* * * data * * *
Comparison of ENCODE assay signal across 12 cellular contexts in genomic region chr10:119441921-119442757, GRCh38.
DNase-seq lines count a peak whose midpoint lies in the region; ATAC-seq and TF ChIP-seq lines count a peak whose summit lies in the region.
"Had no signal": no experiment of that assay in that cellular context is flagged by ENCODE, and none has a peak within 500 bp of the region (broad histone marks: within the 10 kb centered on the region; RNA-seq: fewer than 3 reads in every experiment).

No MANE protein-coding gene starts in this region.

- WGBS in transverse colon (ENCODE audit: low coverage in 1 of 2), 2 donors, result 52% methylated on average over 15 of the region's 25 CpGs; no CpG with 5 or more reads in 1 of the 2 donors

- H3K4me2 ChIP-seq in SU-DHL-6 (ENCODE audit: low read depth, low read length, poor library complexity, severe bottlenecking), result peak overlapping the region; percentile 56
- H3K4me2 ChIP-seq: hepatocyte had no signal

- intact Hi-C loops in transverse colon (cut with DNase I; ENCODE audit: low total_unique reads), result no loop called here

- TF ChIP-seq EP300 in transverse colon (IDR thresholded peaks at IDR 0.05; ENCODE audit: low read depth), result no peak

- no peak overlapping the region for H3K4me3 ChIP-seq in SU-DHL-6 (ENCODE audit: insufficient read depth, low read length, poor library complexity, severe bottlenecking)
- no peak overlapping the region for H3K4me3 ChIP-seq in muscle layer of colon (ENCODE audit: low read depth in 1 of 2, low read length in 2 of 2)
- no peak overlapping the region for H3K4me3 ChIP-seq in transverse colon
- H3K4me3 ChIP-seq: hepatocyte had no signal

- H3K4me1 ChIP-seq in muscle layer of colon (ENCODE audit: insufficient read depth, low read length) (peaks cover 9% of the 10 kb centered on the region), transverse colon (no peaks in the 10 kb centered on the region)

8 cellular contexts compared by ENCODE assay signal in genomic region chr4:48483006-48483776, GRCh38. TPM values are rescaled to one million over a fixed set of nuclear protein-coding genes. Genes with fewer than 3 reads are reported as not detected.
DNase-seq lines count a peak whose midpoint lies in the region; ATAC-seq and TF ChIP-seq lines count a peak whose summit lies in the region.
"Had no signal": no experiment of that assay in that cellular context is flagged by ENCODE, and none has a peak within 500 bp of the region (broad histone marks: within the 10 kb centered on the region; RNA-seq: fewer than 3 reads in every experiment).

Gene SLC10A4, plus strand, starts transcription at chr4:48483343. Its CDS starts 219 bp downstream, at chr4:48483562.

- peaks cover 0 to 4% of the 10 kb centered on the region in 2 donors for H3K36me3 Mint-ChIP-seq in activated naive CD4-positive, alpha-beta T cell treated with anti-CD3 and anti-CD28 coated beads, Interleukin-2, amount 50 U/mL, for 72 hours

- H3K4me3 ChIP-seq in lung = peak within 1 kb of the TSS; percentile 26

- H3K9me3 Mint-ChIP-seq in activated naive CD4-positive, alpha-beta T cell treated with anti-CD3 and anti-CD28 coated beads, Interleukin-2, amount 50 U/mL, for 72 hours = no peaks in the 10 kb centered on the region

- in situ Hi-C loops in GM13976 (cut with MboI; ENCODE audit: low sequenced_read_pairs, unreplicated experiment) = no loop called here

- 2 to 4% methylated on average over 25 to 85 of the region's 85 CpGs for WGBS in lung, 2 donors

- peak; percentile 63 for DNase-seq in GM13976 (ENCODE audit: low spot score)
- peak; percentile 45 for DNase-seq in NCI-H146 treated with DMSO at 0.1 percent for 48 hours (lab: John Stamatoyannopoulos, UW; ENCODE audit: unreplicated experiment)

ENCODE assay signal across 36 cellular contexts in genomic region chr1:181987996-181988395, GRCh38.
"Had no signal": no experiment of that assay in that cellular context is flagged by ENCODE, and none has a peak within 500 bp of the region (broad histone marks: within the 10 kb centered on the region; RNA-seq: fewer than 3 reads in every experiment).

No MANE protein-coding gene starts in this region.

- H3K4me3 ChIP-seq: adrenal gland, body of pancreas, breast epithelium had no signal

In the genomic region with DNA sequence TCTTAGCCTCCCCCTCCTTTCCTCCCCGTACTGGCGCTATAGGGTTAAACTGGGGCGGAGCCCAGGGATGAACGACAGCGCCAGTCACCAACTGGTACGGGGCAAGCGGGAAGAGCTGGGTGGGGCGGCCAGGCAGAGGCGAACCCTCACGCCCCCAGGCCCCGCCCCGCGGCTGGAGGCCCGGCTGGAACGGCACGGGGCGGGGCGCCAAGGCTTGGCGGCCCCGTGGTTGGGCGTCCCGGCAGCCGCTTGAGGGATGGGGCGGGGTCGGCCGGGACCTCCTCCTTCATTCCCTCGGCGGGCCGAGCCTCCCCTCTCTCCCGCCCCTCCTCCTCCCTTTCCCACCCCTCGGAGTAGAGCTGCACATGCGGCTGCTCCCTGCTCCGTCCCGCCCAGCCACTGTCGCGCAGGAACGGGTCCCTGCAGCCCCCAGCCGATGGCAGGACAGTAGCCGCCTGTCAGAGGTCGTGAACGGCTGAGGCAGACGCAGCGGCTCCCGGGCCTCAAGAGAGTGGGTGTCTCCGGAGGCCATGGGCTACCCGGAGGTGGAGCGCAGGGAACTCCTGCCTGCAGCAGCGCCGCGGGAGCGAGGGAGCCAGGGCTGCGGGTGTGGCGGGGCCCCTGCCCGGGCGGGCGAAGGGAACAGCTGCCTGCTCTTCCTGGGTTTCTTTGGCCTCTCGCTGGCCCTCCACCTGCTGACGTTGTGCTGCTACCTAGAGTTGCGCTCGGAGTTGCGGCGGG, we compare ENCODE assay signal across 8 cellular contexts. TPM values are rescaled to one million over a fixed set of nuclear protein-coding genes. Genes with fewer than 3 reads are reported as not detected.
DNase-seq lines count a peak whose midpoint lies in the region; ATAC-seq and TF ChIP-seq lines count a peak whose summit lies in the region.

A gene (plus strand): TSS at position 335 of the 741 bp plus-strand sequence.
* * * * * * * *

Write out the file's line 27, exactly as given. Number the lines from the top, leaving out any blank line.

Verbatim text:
"Had no signal": no experiment of that assay in that cellular context is flagged by ENCODE, and none has a peak within 500 bp of the region (broad histone marks: within the 10 kb centered on the region; RNA-seq: fewer than 3 reads in every experiment).